How productivity tools might change your business
This month sees World Productivity Day observed, for those that care to note its coming to pass. But please don’t feel like you necessarily have to be more productive on June 20th, or indeed on any future ‘official’ day of this nature.
In truth, World Productivity Day is to business what World Bread, Cake and Pastries Day is to the baking industry i.e. it is a mostly contrived annual appointment created by an industry body and/or associated vendors designed to help promote the sale of productivity software, or indeed yummy cakes and pastries.
Regardless of whether you enjoy industry-sponsored annual festivals or not, this particular event of note has come about as a result of the number of firms now aiming to sell productivity tools that will all claim to revolutionize our businesses. But what effect might these tools really have in the workplace?
Email is dead, or at least wounded
One of the main precepts that many of these companies use to sell their wares is the notion that email is dead, or at least dying off.
They claim that email was never designed to be a heavy-duty business tool. These same naysayers also say that email suffers from fragmentation in terms of the unstructured types of information we are all able to ‘dump’ into it.
Far better, say the productivity tool specialists, would be to streamline tasks and processes so that we can group interactions by team, department, job, or even by individuals’ skillsets.
The concept carries forward and argues that by more intelligently corralling, classifying and managing our tasks, we can include external know-how from partners, customers or third-party specialists where security, governance policies and privacy rules allow us to.
Surviving the data explosion
Data evangelist at NGdata Ian Matthews explains that this focus on productivity has come about due to the massive data explosion in data that most firms now find themselves having to handle.
The fix here is not just about conversations and email; it extends into all customer-facing interactions at the core.
“Companies need to take responsibility for their own productivity by implementing technologies that streamline processes and maximize value,” said Matthews, reflecting this need to more intelligently group the work that we do.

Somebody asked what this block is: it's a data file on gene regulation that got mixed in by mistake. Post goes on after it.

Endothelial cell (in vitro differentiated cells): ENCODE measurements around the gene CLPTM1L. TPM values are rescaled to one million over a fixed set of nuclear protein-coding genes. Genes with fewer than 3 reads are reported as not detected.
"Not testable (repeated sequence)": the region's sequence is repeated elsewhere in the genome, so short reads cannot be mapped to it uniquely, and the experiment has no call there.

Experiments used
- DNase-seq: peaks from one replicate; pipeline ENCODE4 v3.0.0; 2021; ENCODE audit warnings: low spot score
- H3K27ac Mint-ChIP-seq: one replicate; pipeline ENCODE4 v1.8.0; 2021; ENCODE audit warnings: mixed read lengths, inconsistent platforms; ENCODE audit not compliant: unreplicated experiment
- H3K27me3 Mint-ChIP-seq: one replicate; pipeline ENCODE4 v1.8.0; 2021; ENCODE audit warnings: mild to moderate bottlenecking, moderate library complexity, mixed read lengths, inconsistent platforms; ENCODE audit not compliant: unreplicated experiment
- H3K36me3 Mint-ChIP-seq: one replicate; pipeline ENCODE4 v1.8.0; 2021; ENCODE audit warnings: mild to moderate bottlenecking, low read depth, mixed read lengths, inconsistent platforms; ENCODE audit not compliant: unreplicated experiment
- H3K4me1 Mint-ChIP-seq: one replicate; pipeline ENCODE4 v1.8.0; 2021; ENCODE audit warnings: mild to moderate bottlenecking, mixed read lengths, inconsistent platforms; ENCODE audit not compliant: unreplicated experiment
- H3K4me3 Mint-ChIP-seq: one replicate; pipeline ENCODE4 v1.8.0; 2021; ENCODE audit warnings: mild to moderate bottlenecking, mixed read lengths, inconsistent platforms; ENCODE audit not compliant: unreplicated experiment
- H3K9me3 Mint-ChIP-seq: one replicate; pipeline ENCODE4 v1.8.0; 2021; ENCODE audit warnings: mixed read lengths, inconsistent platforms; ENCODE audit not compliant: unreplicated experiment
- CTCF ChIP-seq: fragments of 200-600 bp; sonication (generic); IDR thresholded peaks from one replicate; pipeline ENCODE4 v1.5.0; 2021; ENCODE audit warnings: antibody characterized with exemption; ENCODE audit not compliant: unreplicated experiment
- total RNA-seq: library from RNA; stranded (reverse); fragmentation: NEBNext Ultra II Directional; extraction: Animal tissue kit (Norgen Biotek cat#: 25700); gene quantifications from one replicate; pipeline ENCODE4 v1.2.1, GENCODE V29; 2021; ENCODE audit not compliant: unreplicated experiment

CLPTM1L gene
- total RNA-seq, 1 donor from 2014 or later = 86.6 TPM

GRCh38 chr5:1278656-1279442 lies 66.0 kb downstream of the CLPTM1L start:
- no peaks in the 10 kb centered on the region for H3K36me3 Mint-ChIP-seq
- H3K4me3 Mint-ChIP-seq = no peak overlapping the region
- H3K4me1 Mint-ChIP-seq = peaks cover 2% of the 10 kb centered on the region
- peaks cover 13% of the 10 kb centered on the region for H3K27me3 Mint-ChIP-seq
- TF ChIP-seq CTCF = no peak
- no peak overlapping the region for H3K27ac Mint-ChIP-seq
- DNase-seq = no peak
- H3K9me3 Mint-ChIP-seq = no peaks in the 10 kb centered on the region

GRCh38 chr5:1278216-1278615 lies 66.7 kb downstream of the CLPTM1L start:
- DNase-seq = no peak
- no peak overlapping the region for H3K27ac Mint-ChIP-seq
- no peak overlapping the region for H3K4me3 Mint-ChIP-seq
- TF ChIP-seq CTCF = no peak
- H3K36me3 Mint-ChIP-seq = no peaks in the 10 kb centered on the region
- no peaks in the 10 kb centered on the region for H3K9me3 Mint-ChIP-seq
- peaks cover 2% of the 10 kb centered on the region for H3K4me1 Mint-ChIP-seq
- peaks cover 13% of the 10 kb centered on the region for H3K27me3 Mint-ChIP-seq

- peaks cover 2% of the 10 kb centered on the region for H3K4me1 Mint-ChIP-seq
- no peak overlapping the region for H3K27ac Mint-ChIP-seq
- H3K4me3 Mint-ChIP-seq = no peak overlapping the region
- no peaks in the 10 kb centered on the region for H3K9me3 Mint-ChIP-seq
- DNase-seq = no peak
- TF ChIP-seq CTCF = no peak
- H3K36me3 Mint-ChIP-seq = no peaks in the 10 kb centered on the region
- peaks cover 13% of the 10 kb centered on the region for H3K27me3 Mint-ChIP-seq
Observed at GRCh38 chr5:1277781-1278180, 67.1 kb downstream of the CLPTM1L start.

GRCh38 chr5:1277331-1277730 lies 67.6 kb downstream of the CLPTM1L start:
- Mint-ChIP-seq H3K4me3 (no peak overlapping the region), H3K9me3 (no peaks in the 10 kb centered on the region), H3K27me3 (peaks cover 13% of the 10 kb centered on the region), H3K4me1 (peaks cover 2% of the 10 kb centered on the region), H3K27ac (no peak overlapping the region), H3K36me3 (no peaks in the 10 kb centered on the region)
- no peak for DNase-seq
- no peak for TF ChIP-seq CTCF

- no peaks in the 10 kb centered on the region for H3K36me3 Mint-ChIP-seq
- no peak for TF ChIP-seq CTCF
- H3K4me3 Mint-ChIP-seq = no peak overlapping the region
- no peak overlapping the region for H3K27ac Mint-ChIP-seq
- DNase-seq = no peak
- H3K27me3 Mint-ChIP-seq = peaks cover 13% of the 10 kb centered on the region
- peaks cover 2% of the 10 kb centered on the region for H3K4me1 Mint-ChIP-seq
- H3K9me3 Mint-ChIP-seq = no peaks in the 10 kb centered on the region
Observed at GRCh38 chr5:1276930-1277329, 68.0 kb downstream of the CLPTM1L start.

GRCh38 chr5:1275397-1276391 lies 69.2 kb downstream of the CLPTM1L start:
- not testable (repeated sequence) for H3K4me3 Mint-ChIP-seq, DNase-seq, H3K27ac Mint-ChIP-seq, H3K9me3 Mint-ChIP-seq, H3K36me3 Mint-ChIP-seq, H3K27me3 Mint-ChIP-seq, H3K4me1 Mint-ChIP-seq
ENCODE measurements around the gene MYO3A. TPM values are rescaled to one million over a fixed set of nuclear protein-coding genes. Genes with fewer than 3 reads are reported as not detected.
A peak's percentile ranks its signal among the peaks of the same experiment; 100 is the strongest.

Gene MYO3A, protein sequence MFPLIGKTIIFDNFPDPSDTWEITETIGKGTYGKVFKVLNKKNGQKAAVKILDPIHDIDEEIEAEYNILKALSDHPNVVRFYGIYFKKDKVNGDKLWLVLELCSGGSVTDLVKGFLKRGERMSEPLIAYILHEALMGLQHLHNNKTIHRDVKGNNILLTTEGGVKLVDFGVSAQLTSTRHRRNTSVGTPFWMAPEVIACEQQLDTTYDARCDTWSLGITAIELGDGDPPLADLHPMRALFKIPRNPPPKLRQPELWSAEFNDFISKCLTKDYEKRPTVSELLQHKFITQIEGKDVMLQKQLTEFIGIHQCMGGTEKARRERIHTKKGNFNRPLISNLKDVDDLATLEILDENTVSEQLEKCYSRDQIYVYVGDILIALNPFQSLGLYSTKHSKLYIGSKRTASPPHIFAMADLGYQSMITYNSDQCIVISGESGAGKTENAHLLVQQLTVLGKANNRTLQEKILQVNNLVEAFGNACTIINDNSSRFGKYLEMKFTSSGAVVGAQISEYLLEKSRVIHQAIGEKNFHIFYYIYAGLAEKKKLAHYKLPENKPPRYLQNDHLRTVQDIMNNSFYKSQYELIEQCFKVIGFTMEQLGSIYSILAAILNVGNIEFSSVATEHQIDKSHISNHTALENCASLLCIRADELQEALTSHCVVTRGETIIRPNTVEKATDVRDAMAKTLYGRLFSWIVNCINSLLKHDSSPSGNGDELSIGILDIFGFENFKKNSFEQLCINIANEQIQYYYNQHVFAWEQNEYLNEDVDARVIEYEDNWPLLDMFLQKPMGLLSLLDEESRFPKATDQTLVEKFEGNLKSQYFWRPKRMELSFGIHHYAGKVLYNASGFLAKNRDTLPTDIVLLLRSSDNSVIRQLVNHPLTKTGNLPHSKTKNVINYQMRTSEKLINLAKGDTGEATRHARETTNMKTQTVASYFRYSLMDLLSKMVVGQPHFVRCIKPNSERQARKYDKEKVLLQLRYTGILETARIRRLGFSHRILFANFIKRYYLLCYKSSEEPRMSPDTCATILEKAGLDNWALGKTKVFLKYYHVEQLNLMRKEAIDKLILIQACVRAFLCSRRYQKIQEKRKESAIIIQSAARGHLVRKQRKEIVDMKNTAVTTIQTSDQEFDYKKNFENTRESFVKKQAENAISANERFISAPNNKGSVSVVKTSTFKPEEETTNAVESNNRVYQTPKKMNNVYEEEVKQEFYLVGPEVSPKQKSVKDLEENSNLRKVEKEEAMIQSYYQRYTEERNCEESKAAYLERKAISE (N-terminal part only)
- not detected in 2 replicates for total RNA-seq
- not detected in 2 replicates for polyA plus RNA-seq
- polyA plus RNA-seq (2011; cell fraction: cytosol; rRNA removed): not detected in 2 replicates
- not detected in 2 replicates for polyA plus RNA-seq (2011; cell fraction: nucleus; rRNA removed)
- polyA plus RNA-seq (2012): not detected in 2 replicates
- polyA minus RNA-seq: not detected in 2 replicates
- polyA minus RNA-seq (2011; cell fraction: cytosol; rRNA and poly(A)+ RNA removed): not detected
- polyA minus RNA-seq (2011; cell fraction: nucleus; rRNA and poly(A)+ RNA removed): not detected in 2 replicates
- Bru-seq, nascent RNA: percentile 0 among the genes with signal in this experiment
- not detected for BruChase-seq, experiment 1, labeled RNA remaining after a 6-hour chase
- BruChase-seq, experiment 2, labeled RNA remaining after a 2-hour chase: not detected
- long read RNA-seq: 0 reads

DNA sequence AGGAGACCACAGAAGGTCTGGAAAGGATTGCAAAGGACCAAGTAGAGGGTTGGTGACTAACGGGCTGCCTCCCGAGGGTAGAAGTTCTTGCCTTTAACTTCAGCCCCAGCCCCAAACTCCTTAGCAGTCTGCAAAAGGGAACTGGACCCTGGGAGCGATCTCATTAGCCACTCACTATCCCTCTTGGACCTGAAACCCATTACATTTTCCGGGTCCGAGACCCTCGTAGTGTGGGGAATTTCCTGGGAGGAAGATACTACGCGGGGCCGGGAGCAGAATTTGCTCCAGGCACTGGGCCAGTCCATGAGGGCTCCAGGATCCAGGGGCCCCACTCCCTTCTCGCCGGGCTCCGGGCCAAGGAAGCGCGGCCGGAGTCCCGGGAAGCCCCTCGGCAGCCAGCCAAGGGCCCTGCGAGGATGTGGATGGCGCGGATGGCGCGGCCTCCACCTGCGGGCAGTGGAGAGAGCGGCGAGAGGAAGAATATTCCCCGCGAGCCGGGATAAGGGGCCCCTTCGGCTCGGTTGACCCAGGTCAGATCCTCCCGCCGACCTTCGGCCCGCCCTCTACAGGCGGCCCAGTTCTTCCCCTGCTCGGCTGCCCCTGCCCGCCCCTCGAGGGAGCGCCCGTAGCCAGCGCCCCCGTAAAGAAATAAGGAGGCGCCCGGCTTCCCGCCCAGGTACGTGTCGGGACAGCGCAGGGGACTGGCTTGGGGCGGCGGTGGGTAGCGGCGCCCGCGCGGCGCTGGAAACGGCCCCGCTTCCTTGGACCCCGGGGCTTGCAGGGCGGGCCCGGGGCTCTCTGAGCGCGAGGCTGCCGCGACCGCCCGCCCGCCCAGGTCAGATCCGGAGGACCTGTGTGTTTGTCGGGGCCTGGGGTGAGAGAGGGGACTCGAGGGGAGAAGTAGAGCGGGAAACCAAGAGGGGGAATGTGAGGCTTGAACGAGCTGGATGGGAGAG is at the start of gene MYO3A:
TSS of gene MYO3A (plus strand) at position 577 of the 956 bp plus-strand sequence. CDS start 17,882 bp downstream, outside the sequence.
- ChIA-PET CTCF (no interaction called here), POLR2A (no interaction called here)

Matthews argues that Artificial Intelligence (AI) can help, to a degree i.e. it can take over simple tasks to free up employees to use uniquely human skills, such as creativity.
He further argues that customer engagement ‘bots’ can help businesses to be more effective in terms of the way they interact with their customers.
“For example, customer engagement is often seen as a cost center for businesses, not a driver of growth. Having a functional app is no longer enough in the mobile-first world – data and context should truly reshape the customer experience and allow them to interact and navigate purchases in ways that are right for each individual,” said Matthews.
It would be tough to have gone past any analysis of productivity software without mentioning AI, bots and the use of data intelligence aligned to increase customer experience efficiencies – and clearly, we didn’t.
There could now very arguably be a coming together of these technologies as we architect our way out of the workplace productivity stumbling blocks of the past.
Audio and communication technology company Jabra argues that these past pitfalls stem from what actually happens in the workplace, wherever that physical workplace actually is.
Research referenced by Jabra in the Wall Street Journal suggests that, on average, employees are distracted at work every three minutes and that it can take us as long as 25 minutes to refocus.
In a world where businesses are striving for every possible efficiency and productivity gain, there is an imperative to resolve the age-old conflict between collaboration and concentration.
According to Jabra’s EMEA North regional managing director Nigel Dunn, noise is often considered the number one deterrent to workplace productivity, although culturally some nations rank this as much more of a problem than others.
Clue: Jabra research suggests that Germans (54 percent) have an issue with noise, whereas only US workers (35 percent) rarely list noise as productivity issue in 2018.
“Nevertheless, it is a positive trend that in some countries people start to experience less noise disruption, proving that technology like Active Noise Cancellation (ANC) has had a significant impact on noise perception and increasing workplace productivity. The ongoing debate about how we organize work is making its mark,” said Dunn.
Meetings will always be a contentious discussion point when it comes to productivity.
Jabra says that although meetings are still a fundamental part of work, the millennial workforce (18–35 years) in particular find discussions without direction to be the biggest cause of unproductive meetings, highlighting that businesses must look into ways to improve their internal meeting structures to ensure the most productive use of time.
While its still rare to find any Happy Productivity valentines in your local greeting card shop, World Productivity Day is in fact recognized by the United Nations.
The UN clearly has our personal and collective efficiency ratings at the heart of the things it cares about.
Productivity software and hardware is very likely coming to the IT stack that your enterprise employer deploys, if it hasn’t already.
If you don’t work for a large corporation, then productivity technology is very likely coming to the enterprise firms that you interact with as an individual.
These are some of the basic truths and central discussion points in terms of our human ability to embrace productivity technologies.
The big question is, did you get to the end of this piece without being distracted?